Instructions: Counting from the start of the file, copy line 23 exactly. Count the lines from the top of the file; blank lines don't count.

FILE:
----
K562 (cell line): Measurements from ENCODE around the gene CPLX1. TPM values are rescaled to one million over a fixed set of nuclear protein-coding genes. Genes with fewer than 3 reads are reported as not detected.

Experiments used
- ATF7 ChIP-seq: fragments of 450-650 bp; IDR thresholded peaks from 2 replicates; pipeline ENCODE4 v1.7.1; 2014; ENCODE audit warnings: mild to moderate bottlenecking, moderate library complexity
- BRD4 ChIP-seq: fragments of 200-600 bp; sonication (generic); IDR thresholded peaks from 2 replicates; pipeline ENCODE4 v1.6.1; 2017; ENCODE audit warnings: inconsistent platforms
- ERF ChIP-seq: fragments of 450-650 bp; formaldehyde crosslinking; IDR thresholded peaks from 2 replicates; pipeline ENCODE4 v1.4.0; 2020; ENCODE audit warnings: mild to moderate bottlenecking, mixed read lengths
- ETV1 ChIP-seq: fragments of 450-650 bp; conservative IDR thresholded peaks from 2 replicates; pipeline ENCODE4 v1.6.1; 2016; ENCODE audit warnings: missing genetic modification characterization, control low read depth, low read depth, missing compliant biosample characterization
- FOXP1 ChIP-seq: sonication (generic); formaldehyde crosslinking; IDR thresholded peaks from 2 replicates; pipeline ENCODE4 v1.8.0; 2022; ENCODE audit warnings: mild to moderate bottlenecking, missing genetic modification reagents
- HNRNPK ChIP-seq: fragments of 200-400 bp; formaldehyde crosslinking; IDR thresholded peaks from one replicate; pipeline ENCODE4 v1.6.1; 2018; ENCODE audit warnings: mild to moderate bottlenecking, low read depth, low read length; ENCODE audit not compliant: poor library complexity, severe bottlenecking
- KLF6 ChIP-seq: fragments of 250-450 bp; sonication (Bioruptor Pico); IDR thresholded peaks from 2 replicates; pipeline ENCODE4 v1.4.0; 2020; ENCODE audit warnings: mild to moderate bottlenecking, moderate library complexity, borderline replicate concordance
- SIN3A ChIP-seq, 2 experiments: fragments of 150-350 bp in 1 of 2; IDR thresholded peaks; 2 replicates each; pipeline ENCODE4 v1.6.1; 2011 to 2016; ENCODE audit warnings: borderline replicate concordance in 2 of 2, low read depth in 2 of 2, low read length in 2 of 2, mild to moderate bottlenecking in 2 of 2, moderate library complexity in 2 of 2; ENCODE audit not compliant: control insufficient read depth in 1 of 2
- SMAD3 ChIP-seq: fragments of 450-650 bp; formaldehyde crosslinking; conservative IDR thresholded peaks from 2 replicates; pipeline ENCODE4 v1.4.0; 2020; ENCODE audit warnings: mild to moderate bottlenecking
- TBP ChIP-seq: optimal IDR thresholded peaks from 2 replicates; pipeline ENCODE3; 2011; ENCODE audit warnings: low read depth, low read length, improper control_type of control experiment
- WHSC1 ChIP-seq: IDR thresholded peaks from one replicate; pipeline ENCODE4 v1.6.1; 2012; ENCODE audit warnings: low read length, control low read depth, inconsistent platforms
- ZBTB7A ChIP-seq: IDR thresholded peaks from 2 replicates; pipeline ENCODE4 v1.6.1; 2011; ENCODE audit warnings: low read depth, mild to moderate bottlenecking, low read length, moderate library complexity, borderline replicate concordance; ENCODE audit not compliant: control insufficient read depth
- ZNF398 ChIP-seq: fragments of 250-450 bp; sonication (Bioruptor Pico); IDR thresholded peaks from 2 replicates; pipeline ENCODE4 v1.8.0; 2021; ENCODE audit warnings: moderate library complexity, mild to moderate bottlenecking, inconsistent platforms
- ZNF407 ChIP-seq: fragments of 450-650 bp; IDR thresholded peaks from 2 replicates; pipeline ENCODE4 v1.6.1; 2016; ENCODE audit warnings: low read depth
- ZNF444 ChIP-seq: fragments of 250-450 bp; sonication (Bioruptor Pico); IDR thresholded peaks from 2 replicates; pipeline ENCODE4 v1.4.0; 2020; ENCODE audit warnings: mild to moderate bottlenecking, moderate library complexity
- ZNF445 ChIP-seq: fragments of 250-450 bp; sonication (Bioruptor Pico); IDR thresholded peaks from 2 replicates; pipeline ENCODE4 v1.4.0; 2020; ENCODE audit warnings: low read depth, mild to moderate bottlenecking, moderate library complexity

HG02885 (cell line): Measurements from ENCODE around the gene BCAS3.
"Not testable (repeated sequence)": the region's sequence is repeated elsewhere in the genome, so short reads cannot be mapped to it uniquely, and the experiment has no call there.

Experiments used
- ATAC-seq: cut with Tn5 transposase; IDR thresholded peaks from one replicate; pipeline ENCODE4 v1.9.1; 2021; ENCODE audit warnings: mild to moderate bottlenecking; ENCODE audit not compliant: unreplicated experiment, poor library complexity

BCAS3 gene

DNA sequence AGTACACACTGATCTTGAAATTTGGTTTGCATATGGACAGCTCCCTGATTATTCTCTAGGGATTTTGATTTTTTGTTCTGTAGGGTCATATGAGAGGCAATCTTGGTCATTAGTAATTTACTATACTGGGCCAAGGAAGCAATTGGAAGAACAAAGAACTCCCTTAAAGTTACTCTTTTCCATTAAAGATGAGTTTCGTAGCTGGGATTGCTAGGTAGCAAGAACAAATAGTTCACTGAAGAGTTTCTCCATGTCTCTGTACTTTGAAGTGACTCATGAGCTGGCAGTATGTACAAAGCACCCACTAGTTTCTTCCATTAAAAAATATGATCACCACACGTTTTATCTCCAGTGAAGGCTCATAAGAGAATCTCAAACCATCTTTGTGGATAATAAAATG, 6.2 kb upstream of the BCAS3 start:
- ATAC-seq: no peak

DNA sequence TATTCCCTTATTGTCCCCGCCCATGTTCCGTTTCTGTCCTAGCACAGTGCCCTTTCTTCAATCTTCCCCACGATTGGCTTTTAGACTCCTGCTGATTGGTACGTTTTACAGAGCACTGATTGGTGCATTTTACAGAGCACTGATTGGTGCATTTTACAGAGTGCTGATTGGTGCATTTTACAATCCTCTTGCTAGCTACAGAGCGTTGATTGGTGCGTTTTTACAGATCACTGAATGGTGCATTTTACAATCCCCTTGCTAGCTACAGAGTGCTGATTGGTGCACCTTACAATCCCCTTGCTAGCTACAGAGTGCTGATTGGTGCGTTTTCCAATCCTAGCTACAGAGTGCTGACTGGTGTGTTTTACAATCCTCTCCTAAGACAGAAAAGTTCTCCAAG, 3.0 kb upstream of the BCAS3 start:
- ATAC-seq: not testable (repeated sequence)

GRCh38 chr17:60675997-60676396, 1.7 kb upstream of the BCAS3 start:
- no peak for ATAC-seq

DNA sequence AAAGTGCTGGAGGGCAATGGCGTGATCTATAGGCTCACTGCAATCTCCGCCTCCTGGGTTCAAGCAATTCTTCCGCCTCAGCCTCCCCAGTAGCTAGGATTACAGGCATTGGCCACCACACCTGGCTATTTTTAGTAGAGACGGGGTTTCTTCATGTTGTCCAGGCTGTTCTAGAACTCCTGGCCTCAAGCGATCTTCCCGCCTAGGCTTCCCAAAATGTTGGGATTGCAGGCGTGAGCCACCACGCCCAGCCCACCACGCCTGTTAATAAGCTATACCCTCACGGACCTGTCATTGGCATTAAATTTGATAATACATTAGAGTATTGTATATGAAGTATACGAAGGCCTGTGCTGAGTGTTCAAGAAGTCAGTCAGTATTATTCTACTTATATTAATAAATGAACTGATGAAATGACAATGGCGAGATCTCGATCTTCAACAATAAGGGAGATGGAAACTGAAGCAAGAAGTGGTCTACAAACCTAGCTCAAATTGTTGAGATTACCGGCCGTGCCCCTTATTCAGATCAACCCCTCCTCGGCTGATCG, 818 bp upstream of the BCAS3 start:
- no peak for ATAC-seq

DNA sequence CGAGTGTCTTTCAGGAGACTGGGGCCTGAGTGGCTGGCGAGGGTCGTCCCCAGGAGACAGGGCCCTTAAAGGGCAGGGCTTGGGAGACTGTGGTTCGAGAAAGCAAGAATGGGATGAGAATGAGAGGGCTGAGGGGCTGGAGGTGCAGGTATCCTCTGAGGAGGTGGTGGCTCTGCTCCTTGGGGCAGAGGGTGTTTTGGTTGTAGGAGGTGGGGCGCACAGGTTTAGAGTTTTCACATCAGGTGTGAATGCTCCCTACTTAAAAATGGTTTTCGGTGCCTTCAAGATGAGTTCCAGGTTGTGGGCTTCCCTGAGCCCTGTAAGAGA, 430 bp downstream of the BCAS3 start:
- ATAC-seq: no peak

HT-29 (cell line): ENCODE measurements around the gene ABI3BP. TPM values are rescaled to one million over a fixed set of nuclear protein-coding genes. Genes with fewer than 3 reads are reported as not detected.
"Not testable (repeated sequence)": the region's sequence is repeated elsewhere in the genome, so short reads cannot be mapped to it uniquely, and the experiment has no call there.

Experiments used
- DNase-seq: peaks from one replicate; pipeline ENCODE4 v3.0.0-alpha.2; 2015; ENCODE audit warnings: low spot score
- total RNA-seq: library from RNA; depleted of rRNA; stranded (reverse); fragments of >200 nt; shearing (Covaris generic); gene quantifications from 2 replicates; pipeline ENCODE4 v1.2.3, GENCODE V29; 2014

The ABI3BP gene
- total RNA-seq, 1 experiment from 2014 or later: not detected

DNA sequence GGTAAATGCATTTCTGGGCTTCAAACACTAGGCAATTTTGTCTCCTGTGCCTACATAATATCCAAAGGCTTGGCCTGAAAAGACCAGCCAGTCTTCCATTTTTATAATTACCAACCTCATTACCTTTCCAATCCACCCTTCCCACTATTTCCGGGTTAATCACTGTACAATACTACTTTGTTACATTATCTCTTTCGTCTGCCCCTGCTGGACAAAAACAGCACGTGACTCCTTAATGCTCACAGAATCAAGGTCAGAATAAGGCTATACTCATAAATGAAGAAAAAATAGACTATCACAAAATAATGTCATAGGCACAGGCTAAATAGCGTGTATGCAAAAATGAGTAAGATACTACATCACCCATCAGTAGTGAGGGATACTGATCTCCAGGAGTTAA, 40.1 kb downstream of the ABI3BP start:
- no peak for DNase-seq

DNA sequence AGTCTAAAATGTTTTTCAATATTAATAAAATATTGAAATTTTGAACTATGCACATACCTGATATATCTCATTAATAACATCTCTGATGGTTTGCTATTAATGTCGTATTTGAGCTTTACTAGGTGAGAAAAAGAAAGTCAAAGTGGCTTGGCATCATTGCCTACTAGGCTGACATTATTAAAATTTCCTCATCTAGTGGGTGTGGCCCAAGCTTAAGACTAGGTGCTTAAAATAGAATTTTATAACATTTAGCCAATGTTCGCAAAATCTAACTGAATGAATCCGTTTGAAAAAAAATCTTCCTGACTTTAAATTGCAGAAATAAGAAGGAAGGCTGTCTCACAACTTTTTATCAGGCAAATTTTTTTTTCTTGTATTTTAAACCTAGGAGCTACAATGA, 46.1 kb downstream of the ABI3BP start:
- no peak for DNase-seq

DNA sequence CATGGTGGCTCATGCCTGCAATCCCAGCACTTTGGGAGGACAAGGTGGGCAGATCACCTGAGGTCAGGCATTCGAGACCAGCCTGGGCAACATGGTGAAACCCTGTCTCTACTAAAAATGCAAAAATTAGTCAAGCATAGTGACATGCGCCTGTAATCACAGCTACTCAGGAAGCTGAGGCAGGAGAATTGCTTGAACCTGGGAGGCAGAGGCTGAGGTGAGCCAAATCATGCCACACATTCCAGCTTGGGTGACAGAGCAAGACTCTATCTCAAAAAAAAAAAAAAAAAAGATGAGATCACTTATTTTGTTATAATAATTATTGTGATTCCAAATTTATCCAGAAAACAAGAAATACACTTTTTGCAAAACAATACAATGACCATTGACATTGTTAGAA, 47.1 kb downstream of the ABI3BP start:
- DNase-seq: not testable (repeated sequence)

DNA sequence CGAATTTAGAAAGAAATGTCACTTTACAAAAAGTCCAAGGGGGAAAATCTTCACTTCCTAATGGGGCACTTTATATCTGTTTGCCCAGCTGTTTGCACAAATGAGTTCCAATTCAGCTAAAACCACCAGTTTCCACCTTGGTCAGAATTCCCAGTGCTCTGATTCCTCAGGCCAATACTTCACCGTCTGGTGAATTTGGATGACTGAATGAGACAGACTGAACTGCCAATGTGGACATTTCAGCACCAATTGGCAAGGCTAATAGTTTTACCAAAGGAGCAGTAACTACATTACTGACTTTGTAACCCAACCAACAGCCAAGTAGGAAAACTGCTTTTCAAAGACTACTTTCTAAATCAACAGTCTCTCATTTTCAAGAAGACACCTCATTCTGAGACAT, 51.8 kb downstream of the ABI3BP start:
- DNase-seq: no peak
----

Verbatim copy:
BCAS3 gene